The special election is to fill the vacancy created by former Assemblyman Jim Frazier who announced his resignation, last month, effective Dec. 31. On Jan. 7, the day Gov. Newsom issued a proclamation calling for the special election.
If one candidate receives a majority of the votes (50% + 1), no special general election will be held. The winner will serve out the remainder of the two-year term through early December. If a special general election is needed it will be held June 7, the same day as the regular primary election and the candidate with the most votes in that election wins.
A separate election will be held during the June primary and November general elections for the new Assembly District 11, which now only includes Brentwood, Oakley, Discovery Bay, Bethel Island, Byron and Knightsen in Contra Costa County.
The nomination period runs through 5:00 p.m. Thursday, February 10, 2022. Papers for the special California Assembly District 11 election are available at the Contra Costa Elections Office, 555 Escobar Street, Martinez.
For further information on this special election and key dates, go to https://www.cocovote.us/april-5-2022-special-primary-election-assembly-district-11/.
“This special election was just announced by the governor earlier this month and we don’t want our constituents to be surprised,” said Deborah Cooper, Contra Costa Registrar of Voters. “If you are considering running for office, the Contra Costa County Elections Office provides a candidate manual with comprehensive information about the process and we are available to assist you.”
The Contra Costa Elections Division is offering appointments to interested candidates on weekdays from 8:30 am to 4:30 pm. Filing documents and information will be provided to interested constituents at their appointment.
The process takes 20 minutes. Due to the current surge in the pandemic/Covid-19, we are asking constituents to schedule an appointment through email at firstname.lastname@example.org or by calling us at 925-335-7800.
All visitors will be asked to check-in at the Elections lobby and will be required to wear a mask and observe social distancing guidelines.
For more information, visit www.cocovote.us or call (925) 335-7800.
Allen Payton contributed to this report.Read More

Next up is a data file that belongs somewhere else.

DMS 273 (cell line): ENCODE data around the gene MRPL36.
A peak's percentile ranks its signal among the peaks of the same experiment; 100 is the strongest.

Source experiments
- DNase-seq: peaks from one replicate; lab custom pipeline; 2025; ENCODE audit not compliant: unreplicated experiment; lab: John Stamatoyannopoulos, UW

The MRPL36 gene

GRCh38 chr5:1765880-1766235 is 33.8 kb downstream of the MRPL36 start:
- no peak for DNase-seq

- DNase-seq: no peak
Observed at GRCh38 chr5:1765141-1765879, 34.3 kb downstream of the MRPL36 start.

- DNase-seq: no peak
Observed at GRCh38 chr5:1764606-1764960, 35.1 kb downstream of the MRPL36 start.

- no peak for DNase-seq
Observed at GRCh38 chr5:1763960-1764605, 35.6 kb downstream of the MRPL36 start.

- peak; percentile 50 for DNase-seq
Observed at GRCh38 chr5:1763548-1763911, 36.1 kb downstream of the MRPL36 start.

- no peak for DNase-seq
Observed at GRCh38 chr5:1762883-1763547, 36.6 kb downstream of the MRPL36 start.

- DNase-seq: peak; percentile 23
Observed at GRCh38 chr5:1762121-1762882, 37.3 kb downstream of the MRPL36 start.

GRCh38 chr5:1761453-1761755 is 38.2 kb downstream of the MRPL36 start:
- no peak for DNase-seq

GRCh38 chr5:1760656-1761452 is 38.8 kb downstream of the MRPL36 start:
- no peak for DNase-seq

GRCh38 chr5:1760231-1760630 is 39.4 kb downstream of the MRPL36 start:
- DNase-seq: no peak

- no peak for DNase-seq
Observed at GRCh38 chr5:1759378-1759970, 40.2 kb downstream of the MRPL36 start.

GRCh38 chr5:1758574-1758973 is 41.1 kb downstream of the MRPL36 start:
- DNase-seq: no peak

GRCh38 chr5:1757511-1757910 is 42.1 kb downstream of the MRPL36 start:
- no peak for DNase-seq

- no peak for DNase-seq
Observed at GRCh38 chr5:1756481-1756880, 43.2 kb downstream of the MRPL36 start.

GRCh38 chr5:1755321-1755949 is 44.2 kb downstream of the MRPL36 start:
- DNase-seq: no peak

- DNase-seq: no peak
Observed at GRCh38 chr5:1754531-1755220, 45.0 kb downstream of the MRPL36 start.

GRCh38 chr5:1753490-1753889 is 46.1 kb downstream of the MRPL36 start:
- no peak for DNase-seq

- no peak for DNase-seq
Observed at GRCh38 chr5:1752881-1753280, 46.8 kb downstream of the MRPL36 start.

During Contra Costa County’s virtual, community 44th Annual Dr. Martin Luther King, Jr. Celebration and Humanitarian Awards, on Tuesday, January 18, 2022, Humanitarians of the Year, Gigi Crowder and Kaia Morgan were honored. The theme of this year’s celebration was “One People, One Nation, One Dream.” (See video) (See related article)
The event featured keynote speaker, former San Ramon Mayor H. Abram Wilson, who was the City of San Ramon’s first elected African American mayor. This year’s program also featured special guest California State Superintendent of Public Instruction Tony Thurmond, a Richmond resident.
Entertainment was provided by Grown Women Dance Collective and Contra Costa School of Performing Arts with a Spoken Word performance by Samara Desmond, Seon Lettsome and Anthony Josa of “The Artist Dreams”, written by Desmond.
2022 MLK Adult Humanitarian Gigi Crowder
Congratulations to our 2022 Contra Costa County Humanitarian, Gigi Crowder, an Antioch resident. Crowder is the mother of two biological children, 30 years old twin sons, and has served as a foster mom and mentor to many more through divine interventions. Crowder served for over nine years as the Ethnic Services Manager for Alameda County Behavioral Health Care Services and has worked in the Behavioral Health Care field for more than 32 years, after completing her studies at the University of California, Berkeley.
As a family member of several loved ones who have received private and public mental health services, she strongly advocates promoting culturally responsive behavioral health services for all peers and family members. She is unapologetic about addressing the needs of African Americans. Crowder became the Executive Director for NAMI Contra Costa in 2018. She is also the FaithNet Coordinator and has advanced efforts statewide to reduce mental health stigma by training Faith Leaders using the Mental Health Friendly Communities training curriculum she co-designed.